Two words that nobody in manufacturing wants to hear are unplanned downtime. For the financial team, unplanned downtime means substantial or even catastrophic operating losses. For the operations team, unplanned downtime means disrupted schedules, intense pressure, heightened potential for accidents, and potentially a cascading effect of additional production stoppages. For sales teams, unplanned downtime means disruptions in service, possible quality issues, extended lead times, and jeopardized or lost customers.
The infographic below, The High Cost of Routine Maintenance Issues, makes two very important points. First, the cost of unplanned downtime is enormous — this is the bad news. Second, many cases of unplanned downtime can be minimized or eliminated — this, of course, is the good news.
The infographic goes on to describe at a high level how proper management of routine maintenance processes prevents small equipment issues from becoming big ones. It’s important reading for anyone involved with the production side of a manufacturing business, or a distribution business that is highly automated. By implementing the proper preventive maintenance procedures and attending to other aspects of the operation with an impact on equipment performance, operations are almost certain to maximize uptime and keep all internal departments and all the company’s customers happy.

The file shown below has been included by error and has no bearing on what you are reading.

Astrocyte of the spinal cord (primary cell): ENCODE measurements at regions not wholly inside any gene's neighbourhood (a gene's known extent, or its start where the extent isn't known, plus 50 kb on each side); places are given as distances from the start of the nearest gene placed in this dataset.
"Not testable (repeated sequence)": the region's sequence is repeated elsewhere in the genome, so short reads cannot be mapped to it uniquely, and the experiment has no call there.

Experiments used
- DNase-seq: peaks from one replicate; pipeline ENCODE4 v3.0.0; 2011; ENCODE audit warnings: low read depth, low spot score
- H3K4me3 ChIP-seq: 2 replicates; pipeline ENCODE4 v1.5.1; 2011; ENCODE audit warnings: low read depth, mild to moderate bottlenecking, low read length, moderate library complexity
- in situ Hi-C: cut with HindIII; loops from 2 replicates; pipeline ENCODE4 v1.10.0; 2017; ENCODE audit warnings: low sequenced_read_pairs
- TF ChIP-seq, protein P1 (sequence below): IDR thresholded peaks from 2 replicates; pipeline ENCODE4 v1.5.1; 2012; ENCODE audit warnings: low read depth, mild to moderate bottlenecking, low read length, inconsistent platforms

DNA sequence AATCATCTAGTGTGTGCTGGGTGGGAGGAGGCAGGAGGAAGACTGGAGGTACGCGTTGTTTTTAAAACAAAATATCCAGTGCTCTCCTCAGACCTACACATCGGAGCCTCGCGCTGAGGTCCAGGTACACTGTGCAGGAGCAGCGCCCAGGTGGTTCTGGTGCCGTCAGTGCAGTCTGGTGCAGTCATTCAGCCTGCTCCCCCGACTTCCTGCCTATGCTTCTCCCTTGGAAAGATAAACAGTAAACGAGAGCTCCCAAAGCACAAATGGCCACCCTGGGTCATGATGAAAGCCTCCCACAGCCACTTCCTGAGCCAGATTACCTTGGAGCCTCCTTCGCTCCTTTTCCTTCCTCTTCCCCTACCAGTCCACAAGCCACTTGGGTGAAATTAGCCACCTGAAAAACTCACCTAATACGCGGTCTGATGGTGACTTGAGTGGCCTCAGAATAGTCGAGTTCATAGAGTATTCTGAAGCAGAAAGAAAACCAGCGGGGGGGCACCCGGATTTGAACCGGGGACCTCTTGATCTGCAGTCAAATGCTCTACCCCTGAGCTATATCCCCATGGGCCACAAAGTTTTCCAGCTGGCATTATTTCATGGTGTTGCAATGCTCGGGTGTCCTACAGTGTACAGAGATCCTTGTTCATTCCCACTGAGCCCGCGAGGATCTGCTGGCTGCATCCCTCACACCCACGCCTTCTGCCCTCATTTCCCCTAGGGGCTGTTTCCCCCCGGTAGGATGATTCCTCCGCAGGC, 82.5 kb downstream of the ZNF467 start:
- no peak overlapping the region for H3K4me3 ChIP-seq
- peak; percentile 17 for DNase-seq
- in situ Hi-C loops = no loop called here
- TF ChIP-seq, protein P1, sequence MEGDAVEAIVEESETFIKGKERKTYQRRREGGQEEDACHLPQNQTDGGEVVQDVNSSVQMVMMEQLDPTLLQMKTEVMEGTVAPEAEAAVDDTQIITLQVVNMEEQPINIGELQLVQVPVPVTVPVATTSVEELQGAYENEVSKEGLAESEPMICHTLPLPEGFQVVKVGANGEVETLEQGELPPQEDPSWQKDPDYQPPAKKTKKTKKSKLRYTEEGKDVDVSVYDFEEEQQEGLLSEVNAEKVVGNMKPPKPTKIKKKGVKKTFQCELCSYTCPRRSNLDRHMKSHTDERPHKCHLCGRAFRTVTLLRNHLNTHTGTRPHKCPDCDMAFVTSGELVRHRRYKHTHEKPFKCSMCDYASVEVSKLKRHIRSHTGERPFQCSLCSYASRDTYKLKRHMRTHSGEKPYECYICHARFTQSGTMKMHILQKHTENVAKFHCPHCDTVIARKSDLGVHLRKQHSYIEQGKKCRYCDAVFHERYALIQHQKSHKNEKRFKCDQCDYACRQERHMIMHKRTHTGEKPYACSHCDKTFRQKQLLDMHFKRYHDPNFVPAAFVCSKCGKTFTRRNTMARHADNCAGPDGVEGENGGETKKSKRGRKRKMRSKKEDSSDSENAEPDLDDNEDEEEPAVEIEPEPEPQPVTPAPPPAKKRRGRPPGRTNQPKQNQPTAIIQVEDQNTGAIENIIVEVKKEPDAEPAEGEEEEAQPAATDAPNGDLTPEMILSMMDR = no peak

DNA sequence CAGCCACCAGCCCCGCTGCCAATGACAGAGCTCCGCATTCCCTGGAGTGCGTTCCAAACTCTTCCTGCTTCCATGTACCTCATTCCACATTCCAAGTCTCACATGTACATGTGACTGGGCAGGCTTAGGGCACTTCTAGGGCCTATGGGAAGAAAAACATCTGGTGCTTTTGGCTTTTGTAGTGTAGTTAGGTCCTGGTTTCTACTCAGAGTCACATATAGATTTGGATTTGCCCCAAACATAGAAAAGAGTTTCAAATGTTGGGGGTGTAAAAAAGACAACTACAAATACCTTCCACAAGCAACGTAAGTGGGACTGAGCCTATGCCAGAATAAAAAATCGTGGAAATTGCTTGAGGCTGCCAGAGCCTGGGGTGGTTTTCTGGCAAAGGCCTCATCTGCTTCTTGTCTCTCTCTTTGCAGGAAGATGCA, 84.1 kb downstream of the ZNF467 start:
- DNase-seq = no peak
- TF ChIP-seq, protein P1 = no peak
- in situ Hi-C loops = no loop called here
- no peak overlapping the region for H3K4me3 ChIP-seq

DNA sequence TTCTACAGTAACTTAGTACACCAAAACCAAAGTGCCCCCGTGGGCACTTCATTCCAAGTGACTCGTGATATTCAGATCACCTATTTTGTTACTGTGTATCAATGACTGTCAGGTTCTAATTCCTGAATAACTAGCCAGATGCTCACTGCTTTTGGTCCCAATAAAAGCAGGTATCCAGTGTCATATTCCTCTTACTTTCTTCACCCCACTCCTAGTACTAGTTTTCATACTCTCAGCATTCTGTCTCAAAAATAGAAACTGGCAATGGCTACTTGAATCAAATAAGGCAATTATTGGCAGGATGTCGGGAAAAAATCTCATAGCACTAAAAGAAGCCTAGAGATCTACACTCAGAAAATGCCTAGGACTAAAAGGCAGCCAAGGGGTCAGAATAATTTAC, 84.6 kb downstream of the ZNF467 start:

Most of unplanned downtime causes described in the infographic can be traced back to running things too tightly. There is a fine line between a lean operation and one running too lean. Reducing inventory costs is admirable but doing it by failing to stock critical spare parts can create downtime situations that easily wipe out the savings produced by the inventory reductions. Along similar lines, pushing for higher and higher throughput is admirable, but when doing so puts excessive strain on aging equipment, the company is almost asking for an unplanned downtime crisis. And again, striving for maximum productivity is admirable, but when the staff is too busy to maintain a thorough preventive maintenance schedule, a single loose thread could cause an entire machine to unravel.
Technology also plays an important role in preventing unplanned downtime. A surprising number of manufacturers press on with written documentation and reporting in the maintenance department, making transparency difficult and creating an environment where the maintenance crew is continually reacting to problems instead of having the data it needs to prevent them in the first place. As digital platforms grow ever more robust and IoT technology becomes more sophisticated, manufacturers will have powerful tools at their disposal to make massive gains in downtime prevention.
For more insights and information for preventing unplanned downtime, please continue reading below.